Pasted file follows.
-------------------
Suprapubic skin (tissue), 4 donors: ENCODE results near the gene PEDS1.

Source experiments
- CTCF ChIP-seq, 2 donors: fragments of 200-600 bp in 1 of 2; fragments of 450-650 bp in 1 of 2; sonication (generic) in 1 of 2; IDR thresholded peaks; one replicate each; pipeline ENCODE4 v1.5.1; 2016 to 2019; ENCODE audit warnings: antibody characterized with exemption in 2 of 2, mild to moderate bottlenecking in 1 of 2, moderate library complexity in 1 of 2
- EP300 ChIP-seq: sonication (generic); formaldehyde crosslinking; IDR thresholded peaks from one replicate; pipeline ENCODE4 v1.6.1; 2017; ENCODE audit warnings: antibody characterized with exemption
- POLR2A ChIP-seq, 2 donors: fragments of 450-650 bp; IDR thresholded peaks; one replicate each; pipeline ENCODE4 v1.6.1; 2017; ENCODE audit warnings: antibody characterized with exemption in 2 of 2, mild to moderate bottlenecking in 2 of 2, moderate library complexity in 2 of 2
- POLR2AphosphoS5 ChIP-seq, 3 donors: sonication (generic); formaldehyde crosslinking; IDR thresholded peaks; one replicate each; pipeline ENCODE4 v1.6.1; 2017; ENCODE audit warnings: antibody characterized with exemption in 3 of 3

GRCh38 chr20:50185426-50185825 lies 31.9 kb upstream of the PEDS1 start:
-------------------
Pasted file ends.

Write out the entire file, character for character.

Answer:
Suprapubic skin (tissue), 4 donors: ENCODE results near the gene PEDS1.

Source experiments
- CTCF ChIP-seq, 2 donors: fragments of 200-600 bp in 1 of 2; fragments of 450-650 bp in 1 of 2; sonication (generic) in 1 of 2; IDR thresholded peaks; one replicate each; pipeline ENCODE4 v1.5.1; 2016 to 2019; ENCODE audit warnings: antibody characterized with exemption in 2 of 2, mild to moderate bottlenecking in 1 of 2, moderate library complexity in 1 of 2
- EP300 ChIP-seq: sonication (generic); formaldehyde crosslinking; IDR thresholded peaks from one replicate; pipeline ENCODE4 v1.6.1; 2017; ENCODE audit warnings: antibody characterized with exemption
- POLR2A ChIP-seq, 2 donors: fragments of 450-650 bp; IDR thresholded peaks; one replicate each; pipeline ENCODE4 v1.6.1; 2017; ENCODE audit warnings: antibody characterized with exemption in 2 of 2, mild to moderate bottlenecking in 2 of 2, moderate library complexity in 2 of 2
- POLR2AphosphoS5 ChIP-seq, 3 donors: sonication (generic); formaldehyde crosslinking; IDR thresholded peaks; one replicate each; pipeline ENCODE4 v1.6.1; 2017; ENCODE audit warnings: antibody characterized with exemption in 3 of 3

GRCh38 chr20:50185426-50185825 lies 31.9 kb upstream of the PEDS1 start: